So, how about that jobs speech?
I thought the president introduced a great jobs plan Thursday night -- a plan that accomplished a number of important goals:
- The package is of a magnitude that could help a lot of folks get back to work. I agree with Paul Krugman: "if it actually became law, it would probably make a significant dent in unemployment."
- It's a plan that in normal times would be broadly supported by partisans on both sides of the aisle; about 60% of the $450 billion in the American Jobs Act is tax cuts, the rest is largely infrastructure and unemployment insurance, and we've never in our history failed to extend UI benefits with unemployment this high.
- The president pressed the urgency of the moment, the need to rise above partisanship, to stop with the self-inflicting wounds, the political circus, and get down to the people's work, and he did it with some real fight in 'em.
I also really liked the spirit he brought to this and I like the policy agenda, especially:
- Adding another percent to the payroll tax holiday on the employee's side, taking it up from 2% to 3%, which means the tax break for most working people would increase by half. So if you earned $50K, your tax break would increase from $1K to $1.5K. For weeks on these pages I've talked about how renewing the payroll cut would just keep the macroeconomic foot on the accelerator, not push it down further. Well, this renewal/increase presses the pedal down further.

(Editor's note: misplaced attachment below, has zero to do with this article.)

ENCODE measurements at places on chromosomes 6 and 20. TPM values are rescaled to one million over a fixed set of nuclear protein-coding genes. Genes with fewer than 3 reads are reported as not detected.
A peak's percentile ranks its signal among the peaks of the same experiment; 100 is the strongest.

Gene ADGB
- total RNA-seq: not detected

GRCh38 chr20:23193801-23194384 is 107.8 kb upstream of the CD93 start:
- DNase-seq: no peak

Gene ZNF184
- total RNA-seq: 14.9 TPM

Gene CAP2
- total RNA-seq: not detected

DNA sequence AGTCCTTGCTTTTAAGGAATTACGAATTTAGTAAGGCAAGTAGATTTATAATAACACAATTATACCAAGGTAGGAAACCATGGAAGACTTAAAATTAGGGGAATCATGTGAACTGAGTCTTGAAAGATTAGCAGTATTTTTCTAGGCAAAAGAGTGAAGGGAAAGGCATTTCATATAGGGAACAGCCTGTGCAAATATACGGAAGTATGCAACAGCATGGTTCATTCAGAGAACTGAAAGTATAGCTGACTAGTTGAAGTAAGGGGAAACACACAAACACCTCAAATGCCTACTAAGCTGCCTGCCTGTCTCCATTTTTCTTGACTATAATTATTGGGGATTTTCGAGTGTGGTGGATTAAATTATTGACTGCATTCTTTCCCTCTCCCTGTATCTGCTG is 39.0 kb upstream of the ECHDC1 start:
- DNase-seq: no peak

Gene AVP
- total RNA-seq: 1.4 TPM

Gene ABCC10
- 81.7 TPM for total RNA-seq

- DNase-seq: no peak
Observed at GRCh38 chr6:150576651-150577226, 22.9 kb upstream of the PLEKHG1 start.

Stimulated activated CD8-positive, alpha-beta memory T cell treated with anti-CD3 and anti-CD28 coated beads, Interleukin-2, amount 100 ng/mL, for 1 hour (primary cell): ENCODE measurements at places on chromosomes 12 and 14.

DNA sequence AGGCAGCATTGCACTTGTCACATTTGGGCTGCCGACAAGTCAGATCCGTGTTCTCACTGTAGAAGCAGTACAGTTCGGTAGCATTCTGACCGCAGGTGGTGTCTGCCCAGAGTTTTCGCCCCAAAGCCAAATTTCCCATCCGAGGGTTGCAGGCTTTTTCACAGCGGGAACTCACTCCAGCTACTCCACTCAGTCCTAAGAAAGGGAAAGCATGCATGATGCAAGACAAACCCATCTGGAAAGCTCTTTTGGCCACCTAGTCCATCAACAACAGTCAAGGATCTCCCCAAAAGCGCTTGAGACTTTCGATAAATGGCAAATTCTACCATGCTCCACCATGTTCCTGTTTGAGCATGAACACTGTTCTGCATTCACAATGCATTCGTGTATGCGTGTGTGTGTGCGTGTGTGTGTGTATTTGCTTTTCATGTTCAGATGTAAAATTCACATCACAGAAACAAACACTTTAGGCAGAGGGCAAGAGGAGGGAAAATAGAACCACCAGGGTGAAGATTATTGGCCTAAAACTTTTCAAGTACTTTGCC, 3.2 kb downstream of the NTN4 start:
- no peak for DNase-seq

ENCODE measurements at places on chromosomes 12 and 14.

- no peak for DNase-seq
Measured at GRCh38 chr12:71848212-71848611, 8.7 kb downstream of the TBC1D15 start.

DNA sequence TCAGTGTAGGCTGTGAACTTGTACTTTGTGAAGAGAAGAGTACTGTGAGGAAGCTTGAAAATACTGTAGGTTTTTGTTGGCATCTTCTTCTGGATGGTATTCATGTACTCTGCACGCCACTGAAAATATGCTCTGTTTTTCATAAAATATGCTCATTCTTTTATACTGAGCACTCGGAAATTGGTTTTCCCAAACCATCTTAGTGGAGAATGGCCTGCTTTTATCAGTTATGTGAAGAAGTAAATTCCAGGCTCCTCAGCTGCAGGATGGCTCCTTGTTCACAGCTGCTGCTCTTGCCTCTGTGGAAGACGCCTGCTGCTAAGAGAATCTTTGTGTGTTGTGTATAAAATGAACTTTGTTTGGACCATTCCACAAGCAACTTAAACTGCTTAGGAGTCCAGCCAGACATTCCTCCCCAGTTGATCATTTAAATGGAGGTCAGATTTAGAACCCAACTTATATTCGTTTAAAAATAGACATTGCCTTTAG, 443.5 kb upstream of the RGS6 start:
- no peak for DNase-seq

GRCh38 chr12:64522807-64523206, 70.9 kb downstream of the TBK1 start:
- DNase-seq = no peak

- Hiring tax incentives targeted at small business and at the unemployed.
- FAST! -- well, something like it: $30 billion for school renovation and repair.
- Summer jobs for low-income youth and a subsidized employment program for low-income families.
But then there is, of course, the politics.
Interestingly, Republicans made more favorable sounds than you might have expected. I was on the NewsHour Thursday night with conservative economist Doug Holtz-Eakin and note how at the end of the segment, he offered his opinion that the payroll tax cuts, the unemployment insurance extension, and perhaps some infrastructure could pass. Rep. Eric Cantor made some similar sounds after the speech.
The Republicans are probably chastened by recent visits to their districts where one expect they got earfuls from constituents to stop screwing around and get to work on the damn economy. And no, that won't last and they won't give the president nearly what he's asking for. I also expect some funky horse trading to start soon -- watch for Republicans to insist on corp tax breaks in exchange for some of the jobs measures.
But Thursday night we saw a spirited President present a solid, smart jobs plan to a nation in need of just that. Obviously, a lot more to come on this, but in this town, in these days, I'd call that a very good thing.
This post originally appeared at Jared Bernstein's On The Economy blog.